Communication and Interculturality: An Experience on Intercultural Training for Journalists

Communication and Interculturality: An Experience on Intercultural Training for Journalists

Juan Carlos Suárez Villegas (University of Seville, Seville, Spain)
Copyright: © 2014 |Pages: 19
DOI: 10.4018/ijcee.2014010104

Abstract

Citizenship as status implies the acknowledgment of individual rights as well as social ones. This very acceptance requires the consideration of all citizens as equal despite any personal difference and it represents an aim that is mostly dependent on the mass-media social function. The formal acknowledgment of the citizenship would be scarcely important if identity stereotypes and prejudice-based discrimination occurred during citizen's vital happenings. Today, citizenship must include the communicative dimension as part of the social integration project. Societies are every day more intercultural, and media play an essential role in representing the other. As part of a Grundtvig project on intercultural education, the author conducted an experience with journalistic ethics students of the Communication School at the University of Seville. From this experience, the author reflects on multiculturalism as a necessary tool in the training of future journalists.
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2. An Ethical Concept Of Citizenship

Citizenship as status implies the acknowledgment of individual rights as well as social ones. This very acceptance requires the consideration of all citizens as equal despite any personal difference and it represents an aim that is mostly dependent on the mass-media social function. The formal acknowledgment of the citizenship would be scarcely important if identity stereotypes and prejudices based discrimination in society because the media discourses. Nowadays citizenship must include the communicative dimension as part of the social integration project.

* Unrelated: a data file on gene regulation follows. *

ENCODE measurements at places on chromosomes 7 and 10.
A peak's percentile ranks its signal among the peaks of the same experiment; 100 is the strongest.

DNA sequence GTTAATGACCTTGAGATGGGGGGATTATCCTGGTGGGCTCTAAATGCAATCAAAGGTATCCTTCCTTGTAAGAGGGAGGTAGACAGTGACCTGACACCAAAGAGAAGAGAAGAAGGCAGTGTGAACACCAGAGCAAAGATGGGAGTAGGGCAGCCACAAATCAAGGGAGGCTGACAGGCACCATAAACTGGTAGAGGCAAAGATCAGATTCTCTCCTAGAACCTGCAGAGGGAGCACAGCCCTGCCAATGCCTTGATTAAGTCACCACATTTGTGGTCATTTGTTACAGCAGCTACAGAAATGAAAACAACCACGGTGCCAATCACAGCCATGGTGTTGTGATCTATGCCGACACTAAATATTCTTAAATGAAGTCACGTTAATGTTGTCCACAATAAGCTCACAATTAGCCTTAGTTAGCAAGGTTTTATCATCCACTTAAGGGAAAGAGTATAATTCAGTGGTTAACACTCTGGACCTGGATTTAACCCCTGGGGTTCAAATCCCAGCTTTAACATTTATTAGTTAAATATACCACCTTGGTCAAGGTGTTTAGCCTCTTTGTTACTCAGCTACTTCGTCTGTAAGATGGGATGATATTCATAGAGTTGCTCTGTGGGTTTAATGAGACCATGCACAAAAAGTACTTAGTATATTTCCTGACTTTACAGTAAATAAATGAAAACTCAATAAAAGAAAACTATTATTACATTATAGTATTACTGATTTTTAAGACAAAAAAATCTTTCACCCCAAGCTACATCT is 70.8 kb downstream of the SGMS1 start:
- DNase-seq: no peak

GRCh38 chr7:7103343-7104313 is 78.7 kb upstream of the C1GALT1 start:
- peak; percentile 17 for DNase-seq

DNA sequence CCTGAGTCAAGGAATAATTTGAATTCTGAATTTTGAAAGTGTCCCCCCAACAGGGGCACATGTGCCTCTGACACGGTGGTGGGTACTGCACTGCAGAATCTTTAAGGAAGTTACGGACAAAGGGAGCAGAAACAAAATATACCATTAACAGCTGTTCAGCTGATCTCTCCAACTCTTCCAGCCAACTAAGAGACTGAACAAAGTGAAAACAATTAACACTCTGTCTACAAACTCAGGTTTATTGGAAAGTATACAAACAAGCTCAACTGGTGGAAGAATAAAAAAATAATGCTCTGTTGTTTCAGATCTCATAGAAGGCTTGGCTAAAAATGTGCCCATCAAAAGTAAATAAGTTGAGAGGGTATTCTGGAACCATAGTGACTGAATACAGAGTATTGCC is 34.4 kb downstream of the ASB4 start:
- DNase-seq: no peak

We are living in societies that are more and more atomized, where the mass-media’s high throughput and its communication capacity supported by technique are in contrast with a decrease in direct human inter-communication, resulting in considering our close neighbors as strangers. Too often we feel and connect to their lives through mass-media, leaving our humanity mediated and making our reality occur as an appendage of media representations and education that we receive daily.

Communication allows us a more global knowledge of the world, but it interferes with the understanding of our closer reality, producing an informative equidistance that may confuse it. We could actually speak of a possible citizenship polarization at global level, in which the provenience of each individual, the belonging to the so-called “North” or “South” as symbolic values, is a determining factor on the citizens’ fate: his or her origin will last as a break in his or her social integration, because it might represent a stigma that devaluates his or her citizen identity.

For this reason, mass-media must work harder to contribute towards a citizenship model based on being a member of the same communal project that integrate, on a variety of cultural backgrounds, values based on the respect of personal dignity, freedom of speech and, at the same time, the same informational treatment under the same circumstances. This is something that has recently generated several initiatives at different educational levels, such as those promoted by the UNESCO-UNAOC (United Nations Educational, Scientific and Communication Organization, and the United Nations Alliance of Civilizations) and the UNITWIN Cooperation Programme on Media and Information Literacy and Intercultural Dialogue (Carlsson & Culver, 2013).

To achieve these goals, mass-media has to adopt positive actions focused on reflecting the value of the other cultures, so that mutual respect can be based on knowledge instead of indifference, and promoting a multiethnic and intercultural cast during broadcasting, as well as protecting minority rights. A special attention should be paid to the Internet which could be a great opportunity for promoting intercultural dialogues, as observed by Pfister and Soliz (2011): “the internet, by reducing cost and access barriers, albeit unevenly, produces a range of fora from websites to blogs to social networking sites and microblogs that host intercultural dialogues” (p. 247).

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